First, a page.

When you’re on social networking sites or commenting on blogs, do you recognize bloggers that you know? Do you see familiar faces? Are there people online that you’ve never met, yet you feel you know them? If you see someone’s Twitter name or user ID, does their real name immediately pop into your head? If the answer is yes, I think it’s safe to say that those bloggers have implemented a strategy for branding themselves online.
#1: Pick your Username
This is not a trivial step if you’re serious about branding yourself/business online. Your user name is a part of your brand. If you’re branding yourself, you may want to consider registering your name as your ID. If you’re planning on building a brand that is representative of a product or service (maybe you have dreams of selling your brand in the future), you may want to build your brand around a name that’s more generic.
After you decide on your username, register it on as many of the major sites that you can think of (within reason – you can always add more later). Even if you don’t plan on being active on all of these sites (that would be both unrealistic and ill advised), you don’t want someone else reserving your username and either using it to compete with you or squatting on it in hopes that someday, you’ll buy it from them. A good site to use to check availability of usernames is KnowEm.com.
#2: Create a Globally Recognized Avatar
After you’ve decided on your username and have registered it on some of the key social networking sites (Twitter, Facebook, LinkedIn), visit Gravatar.com to create your own Gravatar (globally recognized avatar). Register your username with the URL of your website and your email address – (one that is branded with your domain name).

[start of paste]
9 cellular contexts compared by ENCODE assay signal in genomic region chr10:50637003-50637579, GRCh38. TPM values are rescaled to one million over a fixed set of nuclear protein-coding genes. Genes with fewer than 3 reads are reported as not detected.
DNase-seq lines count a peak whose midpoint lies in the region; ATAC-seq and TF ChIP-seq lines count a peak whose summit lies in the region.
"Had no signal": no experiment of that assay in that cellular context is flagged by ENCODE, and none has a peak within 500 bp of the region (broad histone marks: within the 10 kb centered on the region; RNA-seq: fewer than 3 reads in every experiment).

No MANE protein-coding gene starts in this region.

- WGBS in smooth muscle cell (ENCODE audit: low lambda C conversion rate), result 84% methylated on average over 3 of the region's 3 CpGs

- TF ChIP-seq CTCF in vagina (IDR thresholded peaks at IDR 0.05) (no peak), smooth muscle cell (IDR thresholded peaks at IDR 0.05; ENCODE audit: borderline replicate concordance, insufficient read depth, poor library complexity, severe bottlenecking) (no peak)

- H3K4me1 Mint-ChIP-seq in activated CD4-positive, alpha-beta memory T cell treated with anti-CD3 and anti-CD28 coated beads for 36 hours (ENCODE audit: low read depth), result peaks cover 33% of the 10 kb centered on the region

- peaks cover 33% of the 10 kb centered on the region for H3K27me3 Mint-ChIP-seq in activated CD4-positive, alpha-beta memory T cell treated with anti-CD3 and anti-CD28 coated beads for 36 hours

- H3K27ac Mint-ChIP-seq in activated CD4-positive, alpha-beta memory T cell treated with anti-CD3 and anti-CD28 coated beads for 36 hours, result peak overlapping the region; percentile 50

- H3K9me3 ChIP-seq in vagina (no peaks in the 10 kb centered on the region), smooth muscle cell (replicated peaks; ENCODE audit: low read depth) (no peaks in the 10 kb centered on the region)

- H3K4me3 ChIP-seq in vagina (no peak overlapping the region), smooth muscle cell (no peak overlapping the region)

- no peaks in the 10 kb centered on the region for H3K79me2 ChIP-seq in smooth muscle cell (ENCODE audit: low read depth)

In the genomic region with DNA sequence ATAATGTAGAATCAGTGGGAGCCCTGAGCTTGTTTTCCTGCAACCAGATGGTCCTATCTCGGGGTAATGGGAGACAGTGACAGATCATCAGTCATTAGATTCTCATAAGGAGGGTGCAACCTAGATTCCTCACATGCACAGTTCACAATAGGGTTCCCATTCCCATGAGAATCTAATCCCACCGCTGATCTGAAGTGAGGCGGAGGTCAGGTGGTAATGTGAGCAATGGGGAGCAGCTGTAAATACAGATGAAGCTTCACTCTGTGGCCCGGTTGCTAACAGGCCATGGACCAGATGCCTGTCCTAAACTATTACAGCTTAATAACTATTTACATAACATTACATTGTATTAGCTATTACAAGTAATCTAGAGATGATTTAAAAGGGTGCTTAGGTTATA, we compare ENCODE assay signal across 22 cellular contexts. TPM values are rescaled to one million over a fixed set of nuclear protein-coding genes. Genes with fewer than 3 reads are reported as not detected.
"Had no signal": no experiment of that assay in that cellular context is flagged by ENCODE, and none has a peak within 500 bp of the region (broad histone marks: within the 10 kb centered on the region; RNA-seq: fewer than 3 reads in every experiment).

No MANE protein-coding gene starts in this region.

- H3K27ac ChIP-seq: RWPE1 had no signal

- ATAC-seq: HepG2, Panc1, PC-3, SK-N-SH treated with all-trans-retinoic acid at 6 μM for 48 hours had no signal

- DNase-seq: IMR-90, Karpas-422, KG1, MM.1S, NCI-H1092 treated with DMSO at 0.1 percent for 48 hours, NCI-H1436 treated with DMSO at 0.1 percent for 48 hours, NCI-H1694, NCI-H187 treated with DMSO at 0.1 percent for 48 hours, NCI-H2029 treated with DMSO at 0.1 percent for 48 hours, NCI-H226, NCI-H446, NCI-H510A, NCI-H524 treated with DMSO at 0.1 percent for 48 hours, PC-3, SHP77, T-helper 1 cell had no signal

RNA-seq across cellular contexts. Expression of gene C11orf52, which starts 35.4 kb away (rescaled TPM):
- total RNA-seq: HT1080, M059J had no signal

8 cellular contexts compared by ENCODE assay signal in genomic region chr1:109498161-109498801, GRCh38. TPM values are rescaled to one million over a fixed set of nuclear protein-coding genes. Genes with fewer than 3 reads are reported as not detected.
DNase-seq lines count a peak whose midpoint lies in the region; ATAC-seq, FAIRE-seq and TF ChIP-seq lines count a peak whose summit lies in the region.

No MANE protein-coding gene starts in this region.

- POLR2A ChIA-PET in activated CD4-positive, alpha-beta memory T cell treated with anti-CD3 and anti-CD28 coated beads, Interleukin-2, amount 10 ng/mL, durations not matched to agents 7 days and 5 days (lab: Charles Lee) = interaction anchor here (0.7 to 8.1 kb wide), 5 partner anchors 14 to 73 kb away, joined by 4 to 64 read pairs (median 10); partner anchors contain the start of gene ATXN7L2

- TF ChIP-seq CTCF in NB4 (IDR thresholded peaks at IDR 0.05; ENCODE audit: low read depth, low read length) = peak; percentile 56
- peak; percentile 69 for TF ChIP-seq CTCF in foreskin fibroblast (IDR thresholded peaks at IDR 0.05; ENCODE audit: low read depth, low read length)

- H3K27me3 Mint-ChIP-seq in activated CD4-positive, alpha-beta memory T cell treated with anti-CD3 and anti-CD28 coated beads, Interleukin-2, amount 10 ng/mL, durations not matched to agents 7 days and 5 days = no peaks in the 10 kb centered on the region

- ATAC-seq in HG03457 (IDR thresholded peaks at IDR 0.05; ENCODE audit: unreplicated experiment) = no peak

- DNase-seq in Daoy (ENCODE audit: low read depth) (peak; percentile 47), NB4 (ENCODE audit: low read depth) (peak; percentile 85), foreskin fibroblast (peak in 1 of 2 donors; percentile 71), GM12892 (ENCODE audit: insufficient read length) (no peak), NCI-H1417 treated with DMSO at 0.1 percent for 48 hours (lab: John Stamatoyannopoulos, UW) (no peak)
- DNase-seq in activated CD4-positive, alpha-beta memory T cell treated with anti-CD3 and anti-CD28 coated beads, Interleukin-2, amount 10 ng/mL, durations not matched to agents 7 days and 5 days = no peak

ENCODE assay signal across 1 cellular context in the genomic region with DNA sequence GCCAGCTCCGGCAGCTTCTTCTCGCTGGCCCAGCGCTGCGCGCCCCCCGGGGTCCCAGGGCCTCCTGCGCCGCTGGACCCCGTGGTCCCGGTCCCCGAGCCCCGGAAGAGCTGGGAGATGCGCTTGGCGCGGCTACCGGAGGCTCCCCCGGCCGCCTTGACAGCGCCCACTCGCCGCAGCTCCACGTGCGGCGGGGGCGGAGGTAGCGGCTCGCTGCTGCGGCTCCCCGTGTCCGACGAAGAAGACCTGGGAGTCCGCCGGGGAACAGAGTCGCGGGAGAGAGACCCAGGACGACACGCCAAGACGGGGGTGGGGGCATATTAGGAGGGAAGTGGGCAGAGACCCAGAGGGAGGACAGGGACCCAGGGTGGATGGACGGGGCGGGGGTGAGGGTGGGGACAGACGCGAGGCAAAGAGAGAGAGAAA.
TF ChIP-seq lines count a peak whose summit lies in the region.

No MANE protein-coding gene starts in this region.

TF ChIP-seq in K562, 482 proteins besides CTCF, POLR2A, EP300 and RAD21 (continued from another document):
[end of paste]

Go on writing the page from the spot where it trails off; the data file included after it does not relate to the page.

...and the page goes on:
While creating your Gravatar, upload your profile picture. Some people choose to use their logo for their profile picture. Most bloggers (and small to medium sized businesses) choose to upload a photograph of themselves. (Larger businesses that have already built awareness of their brand usually use their company logo.) Personally, I prefer to use a photo of myself. My opinion is that people do business with people that they know, trust and like. Therefore, I want my blog readers to know me as a person. The decision as to what you want to brand is part of your overall marketing strategy. Wherever you decide, we should be able to recognize you immediately whenever we see your Gravatar.
#3: Start Engaging on Social Networking Sites
Now’s the time to make sure that you have a social networking strategy. There will always be people who believe that more is better and that it’s a good idea to have thousands of followers and friends. Count me in the group of bloggers who believe that it’s better to have the “right” people following you. Who are the right people for you? Who are your niche target customers, clients and readers? Who reaches those people? (The answer to this could be competitors but should include non-competitive services/products. For example, if you’re a florist, you share the same target customer as event planners, function halls and funeral parlors.)
Identify a manageable number of social networking sites to participate in. This is especially important when you are first building awareness. Don’t overextend yourself at first. It’s usually best to start participating in two or three sites at first. After you’ve built a reputation and have brand recognition, it becomes easier to expand your network on additional sites.
#4: Bonus Tip – Brand your Username
This is a tip that I’ve shared before and I don’t believe that it’s become standard practice (yet) but when I decided that keepupweb was going to be my user ID, I set out to brand it. When people think of me, I want them to think of keepupweb. So, I reserved the domain name keepupweb.com and set up a 301 redirect so that if someone decides to go to KeepUpWeb.com, they’re redirected to the home page of this blog. (It’s a similar strategy to keying FB.com to go to Facebook.)
What are your best tips for someone who is trying to build a brand for themselves on social networking sites? How important do you think your username is? What else is included in your brand? Here’s the chance for all of you marketing gurus and graphic designers to leave a CommentLuv link to one of your best articles on building awareness and branding. It’s also a great opportunity to ask some of your questions about branding, building awareness and even the value of social networking sites. Bring it on!